We arrived at Vancouver at 8 p.m. and stayed at the Hotel Vancouver owned by the Canadian Pacific Railway Company. It is a magnificent hotel of 15 stories and is the largest building in Vancouver. Observation cars of the open top type are attached to all Canadian Pacific passenger trains running through the mountains during the summer season, thus enabling passengers to obtain splendid views of the beautiful scenery.
Vancouver has a population of 230,000 and is the terminal of the Canadian Pacific Continental rail lines, and its trans-Pacific Steamship routes. It is the largest commercial centre in British Columbia, having an excellent (almost land-locked and fully sheltered) harbour.
After a few days stay at Vancouver we left on the Canadian National Railway Company's train for Quebec. Our first break of journey was at Jasper (3,470 feet above sea level). Jasper Park Lodge is situated about three miles from Jasper Station and is a miniature village of rustic bungalows grouped round a main lodge.
At Mt. Robson (480 miles from Vancouver), the train stops five minutes to enable passengers to view Mt. Robson, the highest pass in the Canadian Rockies. Mount Robson is 13,068 feet above sea level. It was covered with snow and was an awe-inspiring sight.
We stayed for two days at Jasper Park, our stay being a very enjoyable one.
En route from Jasper Park to Quebec, we broke the journey at Edmonton and Winnipeg. These are both important towns and are the centre of the grain district of Canada. The buildings in Winnipeg are very fine, as also are the parks and boulevards.
The journey from Winnipeg to Quebec took about 49 hours.
The Canadian National Railways have an Observation Car on passenger trains travelling through the Rockies. This car had the wireless installed thereon and it was very pleasant to sit in this car at night and listen to concerts, etc., over the wireless.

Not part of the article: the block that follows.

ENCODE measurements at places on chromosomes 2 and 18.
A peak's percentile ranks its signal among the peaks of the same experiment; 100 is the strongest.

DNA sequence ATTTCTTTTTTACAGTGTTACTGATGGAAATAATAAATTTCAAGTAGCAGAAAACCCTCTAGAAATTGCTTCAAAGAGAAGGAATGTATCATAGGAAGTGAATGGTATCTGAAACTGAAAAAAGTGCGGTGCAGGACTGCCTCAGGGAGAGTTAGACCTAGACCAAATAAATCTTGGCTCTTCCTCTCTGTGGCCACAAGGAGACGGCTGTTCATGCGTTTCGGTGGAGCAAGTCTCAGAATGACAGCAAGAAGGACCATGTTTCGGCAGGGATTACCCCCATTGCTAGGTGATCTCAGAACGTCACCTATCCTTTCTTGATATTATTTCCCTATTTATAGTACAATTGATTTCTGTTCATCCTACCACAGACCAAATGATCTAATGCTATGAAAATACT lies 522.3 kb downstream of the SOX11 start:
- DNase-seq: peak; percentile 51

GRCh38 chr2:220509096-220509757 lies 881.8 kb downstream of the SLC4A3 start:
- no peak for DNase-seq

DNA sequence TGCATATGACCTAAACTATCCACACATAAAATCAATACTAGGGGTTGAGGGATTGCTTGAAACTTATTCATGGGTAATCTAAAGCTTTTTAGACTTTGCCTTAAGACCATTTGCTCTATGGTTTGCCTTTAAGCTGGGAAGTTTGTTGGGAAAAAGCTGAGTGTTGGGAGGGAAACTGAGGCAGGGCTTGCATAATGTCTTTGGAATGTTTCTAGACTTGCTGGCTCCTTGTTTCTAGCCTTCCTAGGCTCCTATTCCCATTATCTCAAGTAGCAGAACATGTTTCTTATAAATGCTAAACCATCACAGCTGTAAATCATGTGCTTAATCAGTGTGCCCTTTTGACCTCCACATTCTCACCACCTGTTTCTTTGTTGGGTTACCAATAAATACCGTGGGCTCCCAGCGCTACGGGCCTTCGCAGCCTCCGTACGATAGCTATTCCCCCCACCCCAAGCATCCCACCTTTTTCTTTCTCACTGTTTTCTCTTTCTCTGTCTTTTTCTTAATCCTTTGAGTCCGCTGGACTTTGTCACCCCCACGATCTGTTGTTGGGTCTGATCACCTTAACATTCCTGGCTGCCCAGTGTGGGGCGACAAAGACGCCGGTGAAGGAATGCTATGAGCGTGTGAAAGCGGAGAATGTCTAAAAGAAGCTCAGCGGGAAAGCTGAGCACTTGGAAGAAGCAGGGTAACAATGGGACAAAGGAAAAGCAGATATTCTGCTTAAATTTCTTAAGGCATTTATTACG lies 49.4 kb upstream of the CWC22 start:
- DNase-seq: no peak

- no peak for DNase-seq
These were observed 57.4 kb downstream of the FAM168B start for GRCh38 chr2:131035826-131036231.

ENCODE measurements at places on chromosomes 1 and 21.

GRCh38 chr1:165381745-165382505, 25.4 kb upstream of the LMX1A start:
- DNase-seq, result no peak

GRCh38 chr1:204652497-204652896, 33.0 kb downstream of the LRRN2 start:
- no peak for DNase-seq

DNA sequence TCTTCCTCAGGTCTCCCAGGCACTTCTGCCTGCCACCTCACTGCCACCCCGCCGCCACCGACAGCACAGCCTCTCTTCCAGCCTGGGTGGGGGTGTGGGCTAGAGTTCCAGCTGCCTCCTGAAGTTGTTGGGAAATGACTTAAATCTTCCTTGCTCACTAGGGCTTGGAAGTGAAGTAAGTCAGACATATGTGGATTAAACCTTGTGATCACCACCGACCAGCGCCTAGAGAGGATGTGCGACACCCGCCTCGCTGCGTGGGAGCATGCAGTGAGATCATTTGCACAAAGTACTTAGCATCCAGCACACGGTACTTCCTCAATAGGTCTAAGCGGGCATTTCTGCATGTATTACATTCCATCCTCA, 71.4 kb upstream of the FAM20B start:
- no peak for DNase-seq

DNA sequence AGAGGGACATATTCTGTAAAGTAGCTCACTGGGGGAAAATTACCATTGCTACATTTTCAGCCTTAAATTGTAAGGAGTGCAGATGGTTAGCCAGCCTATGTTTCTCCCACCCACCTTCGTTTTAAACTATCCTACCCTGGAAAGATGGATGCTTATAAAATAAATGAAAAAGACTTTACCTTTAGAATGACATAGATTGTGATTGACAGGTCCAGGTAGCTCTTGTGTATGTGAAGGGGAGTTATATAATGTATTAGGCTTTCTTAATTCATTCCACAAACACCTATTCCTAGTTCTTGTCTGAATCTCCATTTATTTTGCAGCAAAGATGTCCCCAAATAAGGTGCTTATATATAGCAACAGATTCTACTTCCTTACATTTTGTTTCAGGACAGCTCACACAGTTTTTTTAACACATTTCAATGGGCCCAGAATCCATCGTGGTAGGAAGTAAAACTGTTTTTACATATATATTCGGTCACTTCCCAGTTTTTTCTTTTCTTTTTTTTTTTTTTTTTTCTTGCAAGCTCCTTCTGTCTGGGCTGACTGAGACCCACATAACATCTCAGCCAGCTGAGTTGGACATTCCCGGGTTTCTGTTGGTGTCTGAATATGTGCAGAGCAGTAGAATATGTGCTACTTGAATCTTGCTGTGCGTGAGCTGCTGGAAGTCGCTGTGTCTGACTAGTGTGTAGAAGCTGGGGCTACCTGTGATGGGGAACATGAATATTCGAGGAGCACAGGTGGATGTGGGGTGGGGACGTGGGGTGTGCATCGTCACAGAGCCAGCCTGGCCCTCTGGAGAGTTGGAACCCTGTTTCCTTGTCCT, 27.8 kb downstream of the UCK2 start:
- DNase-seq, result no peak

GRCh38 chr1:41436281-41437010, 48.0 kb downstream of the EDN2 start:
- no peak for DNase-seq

Quebec is an absorbingly interesting city. It really consists of two parts. One, the old French city, and the other the modern Quebec, the provincial capital of to-day. The Chateau Frontenac Hotel owned by the Canadian Pacific Railway Company is a splendid building and the accommodation provided is of a luxurious character. Quebec is situated on the side of the majestic St. Lawrence River. About eight miles from the city are to be seen the Montmorency Falls. These falls are 274 feet high (about 100 feet higher than Niagara). Near Montmorency Falls is “Kent House.” This hotel was built in 1778. Some years afterwards-during the time he was stationed at Quebec in command of the British Army-it was the residence of the Duke of Kent, father of Queen Victoria.page 28
From Quebec we returned to Montreal and stayed there for a few days. Montreal, about which there is an historical atmosphere, is a very fine city and has a population of 900,000 people. It is one of the busiest cities in Canada. Montreal was established as a trading post some 250 years ago, and was, for a number of years, the chief point in the struggle between the French and the Indians and later between the French and the British. It was the last place yielded by the French in 1760. The broad St. Lawrence River forms a highway upon which large ocean steamers can safely trade to Montreal, which although nearly a thousand miles inland, is an ocean port.
We left Montreal on the Canadian Pacific steamer, “Montrose” at 11 a.m. on Friday, 7th August. The steamer went slowly down the river from Montreal to Quebec and arrived at the latter place about 8 p.m. The journey down the river was very interesting. The s.s. Montrose, a 14,000 ton steamer, passed under the famous Quebec bridge and had ample clearance. This bridge is 310 feet in height above the pillars and the total length and width are 3,239 feet and 88 feet respectively.
70,000 tons of steel were used in the construction of Quebec Bridge.
On arrival at Quebec a tug came out with passengers and mails and we finally left there at about 9.40 p.m. Shortly after midnight there was a dull thud which awakened most of the passengers. The steamer (which had run into a dense fog) struck a submerged object tearing off the rudder and damaging the oil tanks. The vessel was turned back to Quebec and arrangements made to transfer the passengers to other steamers. We waited until the following Friday for the s.s. “Montroyal,” a most comfortable boat. During the interim the company maintained the passengers on the s.s. “Montrose” and did everything they could to make the stay pleasant and enjoyable.
We left Quebec on the s.s. “Montroyal” on Friday, 14th August. When in the gulf of St. Lawrence we passed quite a number of icebergs and the air in their vicinity was decidedly nippy and cold. The passage, however, was a most enjoyable one the Atlantic Ocean being very calm, and we arrived at Liverpool on Friday, 21st August.